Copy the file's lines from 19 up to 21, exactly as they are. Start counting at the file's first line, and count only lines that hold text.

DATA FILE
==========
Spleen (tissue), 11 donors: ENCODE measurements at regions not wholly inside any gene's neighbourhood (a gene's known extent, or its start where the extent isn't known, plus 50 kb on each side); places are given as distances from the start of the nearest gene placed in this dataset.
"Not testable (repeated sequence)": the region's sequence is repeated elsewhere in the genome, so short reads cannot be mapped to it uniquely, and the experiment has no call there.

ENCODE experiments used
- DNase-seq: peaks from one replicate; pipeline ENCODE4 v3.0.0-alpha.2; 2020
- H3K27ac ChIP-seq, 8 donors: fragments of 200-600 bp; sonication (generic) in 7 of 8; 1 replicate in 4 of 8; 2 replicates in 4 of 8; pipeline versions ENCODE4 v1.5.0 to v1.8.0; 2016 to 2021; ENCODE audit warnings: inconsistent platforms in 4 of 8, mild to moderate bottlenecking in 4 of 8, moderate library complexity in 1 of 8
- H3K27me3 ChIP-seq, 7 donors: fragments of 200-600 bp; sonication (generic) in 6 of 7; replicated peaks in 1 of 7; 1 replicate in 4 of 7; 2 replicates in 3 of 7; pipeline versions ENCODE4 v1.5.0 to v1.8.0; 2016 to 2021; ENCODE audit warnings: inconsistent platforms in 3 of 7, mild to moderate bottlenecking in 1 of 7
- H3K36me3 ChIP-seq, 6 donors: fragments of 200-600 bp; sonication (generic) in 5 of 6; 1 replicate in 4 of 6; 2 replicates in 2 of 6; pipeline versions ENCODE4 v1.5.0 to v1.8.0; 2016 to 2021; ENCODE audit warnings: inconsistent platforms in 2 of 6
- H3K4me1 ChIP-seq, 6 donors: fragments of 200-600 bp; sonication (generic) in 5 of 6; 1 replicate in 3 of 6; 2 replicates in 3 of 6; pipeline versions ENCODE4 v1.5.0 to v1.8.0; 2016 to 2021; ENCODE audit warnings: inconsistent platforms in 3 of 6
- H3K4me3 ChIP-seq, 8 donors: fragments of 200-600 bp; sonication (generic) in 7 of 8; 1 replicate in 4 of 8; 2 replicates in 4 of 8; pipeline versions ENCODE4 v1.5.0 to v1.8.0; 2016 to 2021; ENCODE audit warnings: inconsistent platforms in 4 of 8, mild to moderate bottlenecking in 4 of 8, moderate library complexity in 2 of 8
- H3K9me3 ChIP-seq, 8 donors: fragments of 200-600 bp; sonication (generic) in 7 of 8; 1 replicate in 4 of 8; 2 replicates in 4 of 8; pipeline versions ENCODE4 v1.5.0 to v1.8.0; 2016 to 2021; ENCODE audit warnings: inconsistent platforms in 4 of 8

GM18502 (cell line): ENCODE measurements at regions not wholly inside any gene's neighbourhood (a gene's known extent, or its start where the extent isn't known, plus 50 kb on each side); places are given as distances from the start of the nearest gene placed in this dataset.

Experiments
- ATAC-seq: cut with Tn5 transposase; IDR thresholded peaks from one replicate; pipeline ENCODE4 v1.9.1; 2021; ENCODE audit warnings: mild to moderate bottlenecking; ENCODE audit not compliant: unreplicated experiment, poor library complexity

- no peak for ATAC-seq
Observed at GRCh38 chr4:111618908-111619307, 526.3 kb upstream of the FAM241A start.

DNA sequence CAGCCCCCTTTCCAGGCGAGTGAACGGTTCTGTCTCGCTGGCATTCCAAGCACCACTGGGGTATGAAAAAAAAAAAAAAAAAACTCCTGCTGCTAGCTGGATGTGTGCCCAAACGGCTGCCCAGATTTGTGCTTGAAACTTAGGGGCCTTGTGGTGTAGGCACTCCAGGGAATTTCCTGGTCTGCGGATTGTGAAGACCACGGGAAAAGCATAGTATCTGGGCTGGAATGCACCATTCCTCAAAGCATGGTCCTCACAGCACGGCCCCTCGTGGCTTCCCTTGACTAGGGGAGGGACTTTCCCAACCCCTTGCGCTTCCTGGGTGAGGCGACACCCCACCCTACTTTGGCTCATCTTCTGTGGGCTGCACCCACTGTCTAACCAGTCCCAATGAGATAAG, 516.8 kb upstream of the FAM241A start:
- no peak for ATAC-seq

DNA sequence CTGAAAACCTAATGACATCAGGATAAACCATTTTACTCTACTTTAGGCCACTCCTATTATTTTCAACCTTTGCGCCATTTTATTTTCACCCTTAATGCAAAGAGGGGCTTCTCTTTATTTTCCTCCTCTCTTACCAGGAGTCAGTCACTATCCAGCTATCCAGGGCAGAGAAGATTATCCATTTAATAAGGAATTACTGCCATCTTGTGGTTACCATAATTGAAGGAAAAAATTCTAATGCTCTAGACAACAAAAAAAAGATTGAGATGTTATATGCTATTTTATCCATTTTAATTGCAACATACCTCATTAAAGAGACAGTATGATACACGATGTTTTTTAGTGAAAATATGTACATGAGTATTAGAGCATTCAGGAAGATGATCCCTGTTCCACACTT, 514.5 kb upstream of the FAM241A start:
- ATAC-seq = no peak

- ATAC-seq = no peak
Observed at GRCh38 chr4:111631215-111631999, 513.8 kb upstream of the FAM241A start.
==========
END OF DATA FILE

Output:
- ATAC-seq = no peak

- ATAC-seq = no peak
Observed at GRCh38 chr4:111631215-111631999, 513.8 kb upstream of the FAM241A start.